An overwhelming male Republican majority in the Alabama Senate has voted in favor of a near-blanket ban on abortion, making it a felony to terminate a pregnancy at any stage.
While doctors and providers found guilty of carrying out the procedure will face jail time of 10 to 99 years, patients will be exempt from any civil or criminal proceedings against them.
The bill only allows an exception in cases where the health of the unborn child’s mother is at serious risk or if the fetus is found to have a “lethal anomaly.”
However, the fear of criminal prosecution is likely to discourage doctors from performing abortions under any circumstances, regardless of the exemption.
“If the anti-abortion politicians leading our state of Alabama make the grave mistake of passing a bill that would criminalize those who provide abortion care, it would have a disastrous effect on the health and well-being of Alabamians,” Dr. Yashica Robinson, an obstetrician at the Alabama Women’s Center for Reproductive Alternatives and a member of Physicians for Reproductive Health, said in a statement to ThinkProgress.
“Physicians will be unwilling to help patients in need, even when continuing pregnancy is detrimental to a patient’s health, or potentially fatal, out of fear of being scrutinized by the criminal justice system,” she added.
A Democrat-recommended amendment that would have allowed an exemption in rape- and incest-related pregnancies, was also rejected by the lawmakers on an 11-21 vote.
An emotional Bobby Singleton, the Democrat who introduced the bill, said that he would go home and tell his daughter that “the state of Alabama doesn’t care about you, baby.”
“You just said to my daughter, ‘You don’t matter. You don’t matter in the state of Alabama’,” he said.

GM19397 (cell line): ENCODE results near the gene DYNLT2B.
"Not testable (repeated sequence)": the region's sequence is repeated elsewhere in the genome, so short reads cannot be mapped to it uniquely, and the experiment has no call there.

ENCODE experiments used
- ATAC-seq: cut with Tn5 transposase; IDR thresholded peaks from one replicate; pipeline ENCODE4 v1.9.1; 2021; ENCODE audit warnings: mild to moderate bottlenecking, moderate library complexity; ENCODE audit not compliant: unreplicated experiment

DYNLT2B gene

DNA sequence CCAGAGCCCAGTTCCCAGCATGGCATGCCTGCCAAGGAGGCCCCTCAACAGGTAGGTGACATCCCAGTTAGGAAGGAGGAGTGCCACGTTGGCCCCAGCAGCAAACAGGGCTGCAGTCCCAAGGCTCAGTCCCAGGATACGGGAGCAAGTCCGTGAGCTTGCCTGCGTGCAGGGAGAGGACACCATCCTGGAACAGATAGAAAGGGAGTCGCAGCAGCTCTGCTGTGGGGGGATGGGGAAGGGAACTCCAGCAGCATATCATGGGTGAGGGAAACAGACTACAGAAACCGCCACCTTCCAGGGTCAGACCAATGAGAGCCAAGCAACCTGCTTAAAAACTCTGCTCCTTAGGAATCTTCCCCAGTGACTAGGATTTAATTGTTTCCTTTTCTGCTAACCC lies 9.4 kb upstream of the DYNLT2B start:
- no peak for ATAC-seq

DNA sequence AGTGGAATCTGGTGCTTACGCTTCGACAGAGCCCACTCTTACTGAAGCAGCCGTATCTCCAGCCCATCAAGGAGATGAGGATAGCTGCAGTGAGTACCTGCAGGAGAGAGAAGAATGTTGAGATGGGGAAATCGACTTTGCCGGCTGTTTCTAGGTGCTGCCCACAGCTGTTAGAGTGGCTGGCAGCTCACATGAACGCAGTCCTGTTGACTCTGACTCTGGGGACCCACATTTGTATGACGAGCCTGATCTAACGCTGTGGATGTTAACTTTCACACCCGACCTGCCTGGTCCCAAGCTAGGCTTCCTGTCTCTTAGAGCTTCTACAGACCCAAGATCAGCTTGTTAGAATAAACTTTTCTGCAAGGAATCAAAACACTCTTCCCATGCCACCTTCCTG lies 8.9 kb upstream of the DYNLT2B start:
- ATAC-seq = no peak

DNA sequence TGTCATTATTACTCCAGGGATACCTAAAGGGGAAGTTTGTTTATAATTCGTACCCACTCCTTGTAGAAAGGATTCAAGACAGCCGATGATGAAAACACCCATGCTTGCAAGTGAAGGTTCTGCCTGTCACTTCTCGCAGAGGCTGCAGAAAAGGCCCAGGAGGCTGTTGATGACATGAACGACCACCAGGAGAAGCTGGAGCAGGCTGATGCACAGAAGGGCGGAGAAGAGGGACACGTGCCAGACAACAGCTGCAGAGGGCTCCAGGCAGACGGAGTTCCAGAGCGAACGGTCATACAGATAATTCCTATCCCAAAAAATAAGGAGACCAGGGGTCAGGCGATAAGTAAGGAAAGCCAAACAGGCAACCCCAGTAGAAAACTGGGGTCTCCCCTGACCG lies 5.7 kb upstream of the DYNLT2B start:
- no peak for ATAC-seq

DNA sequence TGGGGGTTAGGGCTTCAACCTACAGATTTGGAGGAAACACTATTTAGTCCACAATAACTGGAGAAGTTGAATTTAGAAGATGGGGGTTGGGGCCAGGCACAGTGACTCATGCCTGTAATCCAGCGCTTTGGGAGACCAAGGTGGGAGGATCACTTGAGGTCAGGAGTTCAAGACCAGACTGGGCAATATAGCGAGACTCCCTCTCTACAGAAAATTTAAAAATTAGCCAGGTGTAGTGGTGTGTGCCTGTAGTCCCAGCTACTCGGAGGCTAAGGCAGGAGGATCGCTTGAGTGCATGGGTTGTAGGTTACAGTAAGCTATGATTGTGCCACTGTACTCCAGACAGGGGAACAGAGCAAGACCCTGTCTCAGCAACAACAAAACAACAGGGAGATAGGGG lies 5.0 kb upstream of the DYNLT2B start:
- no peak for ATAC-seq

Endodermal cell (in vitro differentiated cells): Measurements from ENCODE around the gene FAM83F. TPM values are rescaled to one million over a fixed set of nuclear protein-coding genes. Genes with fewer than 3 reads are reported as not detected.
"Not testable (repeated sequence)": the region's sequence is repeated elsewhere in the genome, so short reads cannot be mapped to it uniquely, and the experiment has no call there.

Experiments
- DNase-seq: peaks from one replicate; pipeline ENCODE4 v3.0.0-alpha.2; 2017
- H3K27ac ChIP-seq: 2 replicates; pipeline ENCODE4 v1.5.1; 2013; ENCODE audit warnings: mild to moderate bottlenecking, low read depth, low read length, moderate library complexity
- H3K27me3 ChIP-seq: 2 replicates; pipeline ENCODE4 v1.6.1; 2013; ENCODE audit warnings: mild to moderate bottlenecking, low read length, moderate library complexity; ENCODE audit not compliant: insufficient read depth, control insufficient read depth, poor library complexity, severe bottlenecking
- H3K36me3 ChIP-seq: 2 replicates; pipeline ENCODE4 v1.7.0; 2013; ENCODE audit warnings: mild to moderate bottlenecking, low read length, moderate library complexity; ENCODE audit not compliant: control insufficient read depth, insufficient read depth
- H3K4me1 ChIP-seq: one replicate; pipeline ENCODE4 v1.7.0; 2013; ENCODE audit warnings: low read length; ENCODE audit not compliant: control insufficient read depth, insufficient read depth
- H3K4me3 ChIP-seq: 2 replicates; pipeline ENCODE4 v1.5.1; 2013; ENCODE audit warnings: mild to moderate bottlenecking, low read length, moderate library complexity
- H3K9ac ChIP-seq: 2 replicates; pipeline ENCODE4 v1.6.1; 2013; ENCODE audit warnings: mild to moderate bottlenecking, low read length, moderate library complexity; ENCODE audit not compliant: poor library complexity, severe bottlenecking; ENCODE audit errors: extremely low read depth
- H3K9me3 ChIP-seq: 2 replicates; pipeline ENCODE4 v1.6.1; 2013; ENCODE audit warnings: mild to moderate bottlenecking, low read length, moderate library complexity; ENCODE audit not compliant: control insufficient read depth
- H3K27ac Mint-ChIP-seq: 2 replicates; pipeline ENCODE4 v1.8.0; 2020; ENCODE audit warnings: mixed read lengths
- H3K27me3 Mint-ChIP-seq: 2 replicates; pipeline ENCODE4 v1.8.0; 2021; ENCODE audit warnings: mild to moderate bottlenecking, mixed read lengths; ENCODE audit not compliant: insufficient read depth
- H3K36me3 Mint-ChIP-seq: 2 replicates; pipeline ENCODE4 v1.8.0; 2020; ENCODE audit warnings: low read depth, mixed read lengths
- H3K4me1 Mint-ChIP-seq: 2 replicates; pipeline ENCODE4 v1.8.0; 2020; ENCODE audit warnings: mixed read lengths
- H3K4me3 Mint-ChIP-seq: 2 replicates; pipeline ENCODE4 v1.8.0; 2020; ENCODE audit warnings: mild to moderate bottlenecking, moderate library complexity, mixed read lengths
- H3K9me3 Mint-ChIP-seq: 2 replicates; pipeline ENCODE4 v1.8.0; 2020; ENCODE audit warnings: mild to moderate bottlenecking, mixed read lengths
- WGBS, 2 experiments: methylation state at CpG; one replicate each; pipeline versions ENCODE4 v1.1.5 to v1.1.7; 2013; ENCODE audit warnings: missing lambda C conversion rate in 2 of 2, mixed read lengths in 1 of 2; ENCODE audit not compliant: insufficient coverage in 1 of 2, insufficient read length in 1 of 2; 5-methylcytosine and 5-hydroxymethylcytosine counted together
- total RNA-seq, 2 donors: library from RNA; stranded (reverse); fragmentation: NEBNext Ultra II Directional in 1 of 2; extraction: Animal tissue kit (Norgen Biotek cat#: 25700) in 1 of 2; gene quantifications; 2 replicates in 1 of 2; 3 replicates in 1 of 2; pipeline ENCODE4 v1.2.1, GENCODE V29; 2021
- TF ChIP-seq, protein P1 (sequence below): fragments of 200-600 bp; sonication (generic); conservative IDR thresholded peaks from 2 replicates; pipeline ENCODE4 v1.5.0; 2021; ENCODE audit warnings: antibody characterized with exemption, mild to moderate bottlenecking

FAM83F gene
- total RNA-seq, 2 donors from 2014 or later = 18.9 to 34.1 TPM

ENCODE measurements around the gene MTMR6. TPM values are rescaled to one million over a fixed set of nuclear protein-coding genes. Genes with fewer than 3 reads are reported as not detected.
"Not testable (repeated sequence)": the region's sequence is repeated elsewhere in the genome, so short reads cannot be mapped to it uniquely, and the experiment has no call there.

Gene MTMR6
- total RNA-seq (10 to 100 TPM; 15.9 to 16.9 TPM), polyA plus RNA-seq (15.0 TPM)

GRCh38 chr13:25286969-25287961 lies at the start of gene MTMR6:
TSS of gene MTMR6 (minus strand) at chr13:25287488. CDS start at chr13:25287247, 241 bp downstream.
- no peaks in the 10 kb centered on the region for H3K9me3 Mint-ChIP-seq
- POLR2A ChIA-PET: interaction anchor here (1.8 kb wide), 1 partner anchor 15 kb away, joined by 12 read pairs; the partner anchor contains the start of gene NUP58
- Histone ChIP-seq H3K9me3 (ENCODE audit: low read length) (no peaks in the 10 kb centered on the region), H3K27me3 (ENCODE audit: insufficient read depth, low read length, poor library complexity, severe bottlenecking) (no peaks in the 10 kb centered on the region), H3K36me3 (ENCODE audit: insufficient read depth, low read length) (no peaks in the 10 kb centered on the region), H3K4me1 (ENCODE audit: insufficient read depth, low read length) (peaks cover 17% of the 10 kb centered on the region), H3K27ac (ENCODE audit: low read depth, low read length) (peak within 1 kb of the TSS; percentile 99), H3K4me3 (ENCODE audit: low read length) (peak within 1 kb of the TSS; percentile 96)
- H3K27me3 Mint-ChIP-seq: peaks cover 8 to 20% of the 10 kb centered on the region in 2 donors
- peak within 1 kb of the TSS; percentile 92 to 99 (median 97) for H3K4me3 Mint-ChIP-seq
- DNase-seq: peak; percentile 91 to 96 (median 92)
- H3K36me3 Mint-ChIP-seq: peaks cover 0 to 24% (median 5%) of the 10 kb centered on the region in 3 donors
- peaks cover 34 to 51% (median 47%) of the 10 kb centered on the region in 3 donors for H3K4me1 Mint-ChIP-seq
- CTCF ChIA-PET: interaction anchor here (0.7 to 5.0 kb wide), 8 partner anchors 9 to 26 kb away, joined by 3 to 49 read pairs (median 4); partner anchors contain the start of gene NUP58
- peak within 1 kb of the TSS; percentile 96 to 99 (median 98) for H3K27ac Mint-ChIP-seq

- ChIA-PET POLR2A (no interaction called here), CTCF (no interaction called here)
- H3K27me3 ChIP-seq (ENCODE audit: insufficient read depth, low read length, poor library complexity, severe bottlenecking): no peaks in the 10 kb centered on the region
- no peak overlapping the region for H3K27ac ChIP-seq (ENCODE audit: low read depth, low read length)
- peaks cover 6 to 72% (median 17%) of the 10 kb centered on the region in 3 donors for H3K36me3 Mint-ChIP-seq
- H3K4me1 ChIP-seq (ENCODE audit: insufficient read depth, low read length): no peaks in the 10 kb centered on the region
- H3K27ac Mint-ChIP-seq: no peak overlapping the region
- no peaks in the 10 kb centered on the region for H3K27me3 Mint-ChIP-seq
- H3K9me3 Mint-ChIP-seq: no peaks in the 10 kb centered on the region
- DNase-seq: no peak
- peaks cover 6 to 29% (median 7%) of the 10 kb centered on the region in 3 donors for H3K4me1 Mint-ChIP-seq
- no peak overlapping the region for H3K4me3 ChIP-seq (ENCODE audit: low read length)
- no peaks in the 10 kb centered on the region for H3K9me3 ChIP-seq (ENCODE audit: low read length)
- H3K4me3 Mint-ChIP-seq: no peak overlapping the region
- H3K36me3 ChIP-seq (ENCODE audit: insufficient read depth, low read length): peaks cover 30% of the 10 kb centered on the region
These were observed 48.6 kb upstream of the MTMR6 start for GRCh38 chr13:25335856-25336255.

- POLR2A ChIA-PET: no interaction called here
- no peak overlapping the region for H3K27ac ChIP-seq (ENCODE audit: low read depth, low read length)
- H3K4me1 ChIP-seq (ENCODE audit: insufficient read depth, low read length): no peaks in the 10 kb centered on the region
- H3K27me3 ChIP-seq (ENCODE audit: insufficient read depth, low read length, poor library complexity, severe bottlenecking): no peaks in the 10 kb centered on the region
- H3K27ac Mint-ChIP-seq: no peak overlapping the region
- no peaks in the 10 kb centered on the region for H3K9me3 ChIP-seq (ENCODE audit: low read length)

The controversial ban, passed by a 25-6 majority on Tuesday night (May 14), was signed into law by Republican Alabama Gov. Kay Ivey the following day.
“Today, I signed into law the Alabama Human Life Protection Act, a bill that was approved by overwhelming majorities in both chambers of the Legislature,” Ivey said in a statement.
“To the bill’s many supporters, this legislation stands as a powerful testament to Alabamians’ deeply held belief that every life is precious and that every life is a sacred gift from God.”
Since the new law does not become enforceable until six months after the signing, the Alabama Women’s Center for Reproductive Alternatives and the American Civil Liberties Union of Alabama (ACLU) have every intention of contesting it in court.
Worried that law has already taken effect, people have been calling up the Alabama Women’s Center – one of only three clinics in the state offering abortion services – wanting to know if the clinic was open and if they were still providing care, reports Vox.
In fact, the day the bill was passed, “one young lady was telling us about a dream that she had that she was going to wake up and get here to the clinic and we were going to tell her that we couldn’t take care of her,” Dr. Robinson told the news website.
ACLU spokesperson Rebecca Seung-Bickley has said that the union is working on drafting litigation that would seek a temporary federal injunction on the ruling to keep it from being implemented.
Citing a 2014 litigation that ACLU had filed against an Alabama law banning a common abortion procedure and won, Seung-Bickley said: “This will never go into effect, as long as ACLU is in litigation.”
Her confidence stems from the fact that even though the state had appealed against U.S. District Judge Myron Thompson’s ruling, the case is still waiting to be heard by the Supreme Court, five years on.
“It’s so extreme that it is unlikely to be picked by the Supreme Court,” said the ACLU spokesperson.
Speaking to CNN on Wednesday, Elisabeth Smith, chief counsel of state policy and advocacy at the Center for Reproductive Rights said:
“There is nearly 50 years of precedent that says this law is unconstitutional. Regardless of what district judge hears this case, there is no argument that Alabama can make that this law is constitutional.”
Ever since Trump took over the Whitehouse in 2017, six states, including Kentucky, Georgia, Iowa, Ohio, North Dakota, and Mississippi, have passed legislation prohibiting abortion in cases where a fetal heartbeat is detected, which usually happens about six weeks into a pregnancy.
However, CNN reports that its legal analyst Joan Biskupic says that none of the recent bans have seen the light of day, in so far as implementation is concerned.
“Pre-viability bans (bans on abortions prior to 24 weeks) like the Alabama ban … have never been enforced,” Smith told CNN.
“Some of them have been enacted by a state but none of them have been enforced,” she said, adding: “That’s because of the litigation that has stopped them from going into effect.”
Reactions against the ban came thick and fast on Twitter. Here are some of them.